Different Types of Hashes and Salts

What Is a Hash?
Ok, firstly alot of you still believe that hashes can be "decrypted", this is a common misconception because hashes are generated by One Way Cryptographic Hash Algorithms these means the algorithm that created them CAN NOT be reversed to determine the plain text password.



These one way functions are used by computers to prevent storing passwords in plain text in memory, instead when a password is entered (for example at a log in screen) a one way hash algorithm is applied to the supplied password and then the hashed output is compared to the hash for that user, stored in memory. If the two hashes match, the passwords are the same and the user is authenticated, if the two hashes are not the same the passwords do not match and the user is denied access.



Different Types Of Hashes And How To Identify Them
MD5 - The most common hash you will come across in the wild is an MD5 hash (Message-Digest algorithm)

These hashes are easily identified by the following factors:
  • They are always 32 characters in length (128 Bits)
  • They are always hexadecimal (Only use characters 0-9 and A-F)

Code:
Example - f5d1278e8109edd94e1e4197e04873b9

If the hash breaks one of these rules - IT IS NOT MD5.

SHA1 -
Still used frequently on the internet and is one of a large family of Secure Hash Algorithms.

These hashes are easily identified by the following factors:

  • They are always 40 Characters in length (160 bits)
  • They are always hexadecimal (Only use characters 0-9 and A-F)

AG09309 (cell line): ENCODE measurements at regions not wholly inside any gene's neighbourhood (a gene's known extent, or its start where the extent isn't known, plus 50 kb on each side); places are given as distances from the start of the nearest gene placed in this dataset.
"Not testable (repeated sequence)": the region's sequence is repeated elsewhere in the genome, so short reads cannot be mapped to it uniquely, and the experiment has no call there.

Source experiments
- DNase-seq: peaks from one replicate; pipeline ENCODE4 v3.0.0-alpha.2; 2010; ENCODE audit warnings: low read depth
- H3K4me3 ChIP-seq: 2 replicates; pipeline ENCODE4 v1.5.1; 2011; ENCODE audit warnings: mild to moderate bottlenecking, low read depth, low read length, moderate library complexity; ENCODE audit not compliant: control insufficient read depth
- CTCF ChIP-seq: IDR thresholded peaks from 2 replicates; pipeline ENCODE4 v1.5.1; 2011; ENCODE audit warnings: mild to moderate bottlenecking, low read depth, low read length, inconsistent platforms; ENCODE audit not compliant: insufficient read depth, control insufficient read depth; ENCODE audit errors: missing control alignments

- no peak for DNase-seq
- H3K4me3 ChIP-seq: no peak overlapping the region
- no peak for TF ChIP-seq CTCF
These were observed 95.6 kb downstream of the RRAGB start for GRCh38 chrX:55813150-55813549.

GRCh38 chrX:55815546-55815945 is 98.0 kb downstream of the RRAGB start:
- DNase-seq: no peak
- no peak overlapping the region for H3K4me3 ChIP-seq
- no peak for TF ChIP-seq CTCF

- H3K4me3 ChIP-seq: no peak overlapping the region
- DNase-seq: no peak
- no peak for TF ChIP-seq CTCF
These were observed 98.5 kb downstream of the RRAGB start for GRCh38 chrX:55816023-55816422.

Code:

Example - ab4d8d2a5f480a137067da17100271cd176607a1
If the hash breaks one of these rules - IT IS NOT SHA1.

MySQL < 4.1 -
These aren't used very often but still come up on  very often because people have no idea what to do with them, they are used in older versions of Mysql.

These hashes are easily identified by the following factors

  • They are always 16 Characters in length (64 bits)
  • They are always hexadecimal (Only use characters 0-9 and A-F)
If the hash breaks one of these rules - IT IS NOT MYSQL < 4.1.

Code:

Example - 606727496645bcba

MYSQL5 -
Used in newer versions of MYSQL to store database user passwords.

These hashes are easily identified by the following factors


  • They are always 41 characters in length
  • They are always capitalized
  • They always begin with an asterisk 
If the hash breaks one of these rules - IT IS NOT MYSQL5.

Code:

Example - *C8EB599B8E8EE7BE9F1A5691B7BC9ECCB8DE1C75


MD5(Wordpress) - Used in word press driven sites, one of the most commonly confused hashes by everyone

These Hashes are easily identified by the following factors

  • They always start with $P$
  • They are always variable case alpha numeric (0-9 A-Z a-z)
  • The are always 34 characters long

If the hash breaks one of these rules
- IT IS NOT MD5(Wordpress).

Code:

Example - $P$9QGUsR07ob2qNMbmSCRh3Moi6ehJZR1

MD5(phpBB3) -
Used in PHPBB forums, another commonly miss identified hash, especially amongst skids.

These Hashes are easily identified by the following factors

  • They always start with $H$
  • They are always variable case alpha numeric (0-9 A-Z a-z)
  • The are always 34 characters long